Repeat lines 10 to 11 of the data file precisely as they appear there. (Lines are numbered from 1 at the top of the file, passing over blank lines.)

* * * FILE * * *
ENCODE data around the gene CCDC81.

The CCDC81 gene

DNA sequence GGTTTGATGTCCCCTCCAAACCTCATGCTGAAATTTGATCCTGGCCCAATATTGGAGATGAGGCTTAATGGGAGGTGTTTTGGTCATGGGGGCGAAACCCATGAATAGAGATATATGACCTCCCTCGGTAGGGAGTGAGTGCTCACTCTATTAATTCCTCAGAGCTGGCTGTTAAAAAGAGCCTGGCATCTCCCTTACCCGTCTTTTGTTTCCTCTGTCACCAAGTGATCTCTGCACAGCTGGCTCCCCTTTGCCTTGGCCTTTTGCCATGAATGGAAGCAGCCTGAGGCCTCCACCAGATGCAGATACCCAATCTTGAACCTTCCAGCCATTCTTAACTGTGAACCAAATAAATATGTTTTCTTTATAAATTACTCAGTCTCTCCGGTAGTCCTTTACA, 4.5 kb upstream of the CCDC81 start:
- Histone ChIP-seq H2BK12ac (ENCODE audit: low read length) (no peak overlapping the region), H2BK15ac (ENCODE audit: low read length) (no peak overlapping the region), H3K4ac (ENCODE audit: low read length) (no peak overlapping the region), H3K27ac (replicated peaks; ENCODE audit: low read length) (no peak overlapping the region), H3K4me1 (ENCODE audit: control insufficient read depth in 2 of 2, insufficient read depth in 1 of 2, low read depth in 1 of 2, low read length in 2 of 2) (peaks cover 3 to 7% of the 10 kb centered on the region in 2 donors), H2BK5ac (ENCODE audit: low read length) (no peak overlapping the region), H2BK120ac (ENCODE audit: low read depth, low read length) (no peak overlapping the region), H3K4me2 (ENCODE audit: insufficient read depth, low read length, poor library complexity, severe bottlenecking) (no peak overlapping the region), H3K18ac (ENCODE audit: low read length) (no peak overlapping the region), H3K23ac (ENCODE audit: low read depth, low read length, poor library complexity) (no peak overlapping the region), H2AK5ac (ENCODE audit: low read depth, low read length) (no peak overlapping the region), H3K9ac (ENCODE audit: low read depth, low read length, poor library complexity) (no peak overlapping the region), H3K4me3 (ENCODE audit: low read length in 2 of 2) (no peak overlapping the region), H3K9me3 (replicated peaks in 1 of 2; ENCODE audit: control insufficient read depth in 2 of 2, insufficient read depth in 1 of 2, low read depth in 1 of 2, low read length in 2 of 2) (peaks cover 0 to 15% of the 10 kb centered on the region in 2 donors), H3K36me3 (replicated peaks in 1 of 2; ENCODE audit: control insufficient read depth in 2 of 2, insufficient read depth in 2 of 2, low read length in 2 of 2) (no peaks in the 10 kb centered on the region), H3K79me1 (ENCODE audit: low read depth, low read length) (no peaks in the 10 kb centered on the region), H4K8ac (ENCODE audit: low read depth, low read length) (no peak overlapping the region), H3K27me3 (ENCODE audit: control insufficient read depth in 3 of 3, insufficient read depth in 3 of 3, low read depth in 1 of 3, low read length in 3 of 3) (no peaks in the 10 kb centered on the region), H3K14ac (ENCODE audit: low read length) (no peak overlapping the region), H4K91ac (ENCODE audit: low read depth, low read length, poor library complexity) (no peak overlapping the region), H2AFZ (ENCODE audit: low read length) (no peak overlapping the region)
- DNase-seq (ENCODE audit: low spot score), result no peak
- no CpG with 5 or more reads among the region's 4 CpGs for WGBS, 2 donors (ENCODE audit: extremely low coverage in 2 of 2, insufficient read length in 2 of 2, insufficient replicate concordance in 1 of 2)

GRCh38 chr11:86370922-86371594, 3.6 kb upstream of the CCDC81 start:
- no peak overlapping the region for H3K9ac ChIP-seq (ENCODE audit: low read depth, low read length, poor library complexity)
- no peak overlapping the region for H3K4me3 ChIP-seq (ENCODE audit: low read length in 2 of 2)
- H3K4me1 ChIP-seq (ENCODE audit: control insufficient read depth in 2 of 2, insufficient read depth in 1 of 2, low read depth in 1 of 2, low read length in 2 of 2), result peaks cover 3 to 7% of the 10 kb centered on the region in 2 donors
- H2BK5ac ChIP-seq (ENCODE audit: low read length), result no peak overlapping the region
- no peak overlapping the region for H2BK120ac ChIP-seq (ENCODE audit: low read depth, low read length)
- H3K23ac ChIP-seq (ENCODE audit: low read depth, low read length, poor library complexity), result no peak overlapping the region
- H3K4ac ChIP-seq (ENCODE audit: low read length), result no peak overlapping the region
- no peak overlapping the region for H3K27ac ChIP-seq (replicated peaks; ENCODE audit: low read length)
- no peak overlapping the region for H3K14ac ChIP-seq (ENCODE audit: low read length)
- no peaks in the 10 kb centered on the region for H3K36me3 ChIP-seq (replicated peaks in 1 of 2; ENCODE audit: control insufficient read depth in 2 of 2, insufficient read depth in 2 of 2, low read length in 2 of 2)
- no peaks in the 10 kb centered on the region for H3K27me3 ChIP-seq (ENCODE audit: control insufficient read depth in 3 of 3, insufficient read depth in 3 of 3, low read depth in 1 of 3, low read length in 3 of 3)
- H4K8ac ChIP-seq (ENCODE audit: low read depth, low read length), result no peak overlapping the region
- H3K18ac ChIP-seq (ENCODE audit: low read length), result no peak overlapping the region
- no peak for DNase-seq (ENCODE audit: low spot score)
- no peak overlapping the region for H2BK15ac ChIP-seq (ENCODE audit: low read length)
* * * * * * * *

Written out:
- H3K4me1 ChIP-seq (ENCODE audit: control insufficient read depth in 2 of 2, insufficient read depth in 1 of 2, low read depth in 1 of 2, low read length in 2 of 2), result peaks cover 3 to 7% of the 10 kb centered on the region in 2 donors
- H2BK5ac ChIP-seq (ENCODE audit: low read length), result no peak overlapping the region